A second cemetery lies tucked away, half-hidden, on the Clairmont Campus in Atlanta. Shuttle-bus riders and pedestrians, as well as parents picking up children at the Clifton Childcare Center, often pass by without realizing that some fifty bodies lie buried nearby.

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Countless shuttle riders and pedestrians pass the Hardman Cemetery without seeing its sign at the top of the knoll.
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The cemetery on Emory’s Clairmont Campus harbors the remains of some of DeKalb County’s early settlers. The earliest is from 1825, and the most recent from 1909.

Richard Houston Sams, Emory College Class of 1957, has written the fullest history of this hallowed ground, and he has good reason for his interest in it—some of his ancestors are buried there.

The earliest grave is that of Rody Harriet Hardman, just a year and a half old when she died in 1825. She was the daughter of John Hardman, who was laid to rest near her more than half a century later.

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A small, blank stone in the corner of the Hardman plot marks little Rody’s grave.
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John “Johnny” Hardman, 1793–1879

Not far from the Hardman plot lie Dr. Chapmon Powell and his wife, Elizabeth Hardman Powell, parents of Amanda Powell. In 1854 Amanda married Washington Jackson Houston–the builder of Houston Mill and great-grandfather of Richard Sams.

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Somewhat farther away, near the edge of the cemetery, lie the foundation stones on which, sometime around 1830, Naman Hardman built a church known as the Primitive Baptist Church in Christ at Hardman’s. This building, according to Sams, was still standing when a wing of General Sherman’s army marched down the Shallowford Trail–now Clairmont Road–toward Decatur in July 1864. Sams says the structure was left in ashes by the time the army left.

Much more history haunts these two acres, which are owned not by Emory but by the DeKalb Historical Society. The spirits inhabiting the place include the land’s original inhabitants, the Creek Indians, who lived along the South Fork of Peachtree Creek, near where the VA Hospital stands on Clairmont Road. Meanwhile, this quiet corner tucked between a parking deck and apartment building D offers tranquility for visitors on a balmy autumn afternoon.

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The tranquility of the graveyard belies the bustle of the parking deck, apartment building, and shuttle road that surround it.

 

Gary Hauk

The water tower and the golfer

It stood above the campus like a sentry, as if to guard against drought and keep watch for welcome rain clouds on the horizon. In my recollection it was always blue, though not Emory blue–more like the blue of a robin’s egg.

It should have been painted white, with trompe l’oeil stippling to mimic the look of a golf ball. Because after I heard someone refer to it as “the Bobby Jones Memorial,” I could never again see it as anything but a golf ball on a tee. (Bobby Jones was the Emory alumnus who graduated from the law school in 1929 and went on, the following year, to become the only person ever to win the grand slam of golf.)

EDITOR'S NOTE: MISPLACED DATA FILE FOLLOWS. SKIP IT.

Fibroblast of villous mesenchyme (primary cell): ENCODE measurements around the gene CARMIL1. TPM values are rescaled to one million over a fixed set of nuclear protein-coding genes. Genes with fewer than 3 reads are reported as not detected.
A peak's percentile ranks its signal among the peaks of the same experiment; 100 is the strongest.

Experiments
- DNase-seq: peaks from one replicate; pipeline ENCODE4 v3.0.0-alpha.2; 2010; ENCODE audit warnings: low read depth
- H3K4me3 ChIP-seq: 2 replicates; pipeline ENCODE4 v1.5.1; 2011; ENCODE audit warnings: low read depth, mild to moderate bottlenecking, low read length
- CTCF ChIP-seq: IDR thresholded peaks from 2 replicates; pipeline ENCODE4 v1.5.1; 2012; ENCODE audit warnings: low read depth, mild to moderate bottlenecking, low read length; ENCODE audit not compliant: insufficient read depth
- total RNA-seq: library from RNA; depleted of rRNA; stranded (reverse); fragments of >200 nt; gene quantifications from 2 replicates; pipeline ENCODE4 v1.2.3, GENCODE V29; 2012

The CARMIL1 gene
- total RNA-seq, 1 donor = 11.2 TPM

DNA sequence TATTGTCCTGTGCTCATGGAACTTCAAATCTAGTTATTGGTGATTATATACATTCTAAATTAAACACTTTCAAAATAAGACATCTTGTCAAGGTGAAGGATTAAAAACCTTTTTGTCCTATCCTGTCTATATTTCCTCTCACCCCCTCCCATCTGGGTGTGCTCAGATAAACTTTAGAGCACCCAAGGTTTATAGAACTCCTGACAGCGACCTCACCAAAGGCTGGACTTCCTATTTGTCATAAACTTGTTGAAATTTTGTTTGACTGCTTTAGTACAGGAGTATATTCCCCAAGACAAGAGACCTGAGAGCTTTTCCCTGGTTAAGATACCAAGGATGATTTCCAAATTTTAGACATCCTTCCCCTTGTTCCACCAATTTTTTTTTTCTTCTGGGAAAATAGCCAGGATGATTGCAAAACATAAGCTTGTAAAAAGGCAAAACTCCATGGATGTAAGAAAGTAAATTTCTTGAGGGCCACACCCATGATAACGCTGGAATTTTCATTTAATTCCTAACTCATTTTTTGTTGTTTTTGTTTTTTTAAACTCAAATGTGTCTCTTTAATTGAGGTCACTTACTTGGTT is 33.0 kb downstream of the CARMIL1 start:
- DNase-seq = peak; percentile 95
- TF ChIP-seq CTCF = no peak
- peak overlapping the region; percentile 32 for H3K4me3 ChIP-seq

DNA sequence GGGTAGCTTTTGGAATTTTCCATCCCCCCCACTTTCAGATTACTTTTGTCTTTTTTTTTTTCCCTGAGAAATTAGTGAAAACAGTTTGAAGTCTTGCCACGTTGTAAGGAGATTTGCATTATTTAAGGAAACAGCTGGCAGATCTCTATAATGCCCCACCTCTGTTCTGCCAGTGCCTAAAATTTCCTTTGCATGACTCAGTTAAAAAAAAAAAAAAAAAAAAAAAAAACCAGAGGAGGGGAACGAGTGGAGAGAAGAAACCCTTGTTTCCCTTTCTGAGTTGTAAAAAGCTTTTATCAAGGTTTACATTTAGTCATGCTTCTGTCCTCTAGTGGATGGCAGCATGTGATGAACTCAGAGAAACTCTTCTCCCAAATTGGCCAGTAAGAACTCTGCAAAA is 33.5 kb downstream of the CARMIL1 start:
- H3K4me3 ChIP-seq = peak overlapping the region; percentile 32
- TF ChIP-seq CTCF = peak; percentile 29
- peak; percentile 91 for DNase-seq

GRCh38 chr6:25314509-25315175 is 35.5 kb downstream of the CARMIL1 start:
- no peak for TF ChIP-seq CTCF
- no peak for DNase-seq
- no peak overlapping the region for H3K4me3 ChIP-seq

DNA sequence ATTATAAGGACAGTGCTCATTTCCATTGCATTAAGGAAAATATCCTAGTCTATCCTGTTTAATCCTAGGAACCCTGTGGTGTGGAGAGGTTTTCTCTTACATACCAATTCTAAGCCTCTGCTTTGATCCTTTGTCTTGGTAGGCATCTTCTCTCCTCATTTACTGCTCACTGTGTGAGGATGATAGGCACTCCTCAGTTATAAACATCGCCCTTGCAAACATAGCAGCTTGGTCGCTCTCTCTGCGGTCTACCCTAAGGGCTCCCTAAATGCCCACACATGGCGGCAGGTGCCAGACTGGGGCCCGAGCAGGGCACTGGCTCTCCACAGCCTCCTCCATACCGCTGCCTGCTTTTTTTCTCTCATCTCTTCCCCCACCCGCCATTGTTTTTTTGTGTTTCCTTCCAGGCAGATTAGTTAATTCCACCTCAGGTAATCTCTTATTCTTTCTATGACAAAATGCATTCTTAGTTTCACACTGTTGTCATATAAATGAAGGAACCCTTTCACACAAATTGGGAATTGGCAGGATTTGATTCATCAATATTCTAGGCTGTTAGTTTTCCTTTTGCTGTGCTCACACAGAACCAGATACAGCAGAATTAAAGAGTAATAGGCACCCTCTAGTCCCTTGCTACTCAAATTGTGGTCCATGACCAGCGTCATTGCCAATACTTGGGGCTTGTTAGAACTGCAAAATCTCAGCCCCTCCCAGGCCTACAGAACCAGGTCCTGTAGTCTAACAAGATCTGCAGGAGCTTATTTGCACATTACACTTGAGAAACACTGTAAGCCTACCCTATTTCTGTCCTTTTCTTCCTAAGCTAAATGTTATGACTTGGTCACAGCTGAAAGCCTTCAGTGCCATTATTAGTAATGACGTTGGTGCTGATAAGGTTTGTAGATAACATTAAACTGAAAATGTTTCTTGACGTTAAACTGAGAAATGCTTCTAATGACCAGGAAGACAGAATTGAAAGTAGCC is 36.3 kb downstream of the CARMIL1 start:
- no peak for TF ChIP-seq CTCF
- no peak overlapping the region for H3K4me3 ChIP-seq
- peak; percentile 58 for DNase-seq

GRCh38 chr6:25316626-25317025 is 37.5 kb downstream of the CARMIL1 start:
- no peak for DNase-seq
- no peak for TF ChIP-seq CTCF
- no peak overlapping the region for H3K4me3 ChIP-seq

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The old water tower on Emory’s campus resembled a golf ball on a tee. The tower appears here in the catalogue of the manufacturer.

The tower was installed in 1933 and made it into the pages of the November-December 1933 Emory Alumnus.

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By 2007 the water tower, in terms that Bobby Jones would have been familiar with, had become a waterless hazard. It had not held water since the 1980s, and improvements to maintain its structural integrity were estimated to cost several hundred thousands of dollars. While realigning Eagle Row to make way for new residence halls, the university dismantled the tower and recycled its steel.

I learned recently that Mathew Pinson, senior director of development in the Candler School of Theology, has a personal connection to that bygone tower. His great-grandfather, Bryan M. Blackburn, was employed by R.D. Cole Manufacturing Company in Newnan, Georgia, when he patented the design of the hundred-thousand-gallon tank. Mathew shared images of the design that was approved by the US Patent Office on February 20, 1934 (after the tower had been installed at Emory). The patent and the catalogue from the R.D. Cole Manufacturing Company are in the Pinson family archives.

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Great-grandfather Blackburn was a member of the twenty-fifth graduating class of Georgia Tech and began developing this design while he was a student.

Great thanks to Mathew for sharing these design images and the information about his ancestor.

Curiously, Emory University was not the only Emory with a water tower that resembled a golf ball on tee. Check out the one from Emory, Texas, below. I believe ours was built first–and unfortunately had to be removed first.

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Gary Hauk